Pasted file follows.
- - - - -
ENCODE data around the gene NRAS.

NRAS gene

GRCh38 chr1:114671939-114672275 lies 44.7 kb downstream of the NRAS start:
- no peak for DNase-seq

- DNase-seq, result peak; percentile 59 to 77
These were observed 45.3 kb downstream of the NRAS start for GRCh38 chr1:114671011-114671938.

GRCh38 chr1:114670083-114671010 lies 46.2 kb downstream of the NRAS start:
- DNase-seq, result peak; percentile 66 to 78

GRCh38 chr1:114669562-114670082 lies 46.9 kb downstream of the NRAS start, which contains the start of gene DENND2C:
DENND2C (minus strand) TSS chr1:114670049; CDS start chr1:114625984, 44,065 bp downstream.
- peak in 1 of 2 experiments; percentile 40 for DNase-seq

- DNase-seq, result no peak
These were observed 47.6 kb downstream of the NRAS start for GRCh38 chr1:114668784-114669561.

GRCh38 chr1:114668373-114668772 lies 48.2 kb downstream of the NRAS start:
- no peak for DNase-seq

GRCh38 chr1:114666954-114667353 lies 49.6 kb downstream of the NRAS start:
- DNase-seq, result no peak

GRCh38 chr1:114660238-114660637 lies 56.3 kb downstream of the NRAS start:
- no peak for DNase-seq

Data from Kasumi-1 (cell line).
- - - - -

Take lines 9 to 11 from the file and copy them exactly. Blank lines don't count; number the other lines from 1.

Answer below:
GRCh38 chr1:114669562-114670082 lies 46.9 kb downstream of the NRAS start, which contains the start of gene DENND2C:
DENND2C (minus strand) TSS chr1:114670049; CDS start chr1:114625984, 44,065 bp downstream.
- peak in 1 of 2 experiments; percentile 40 for DNase-seq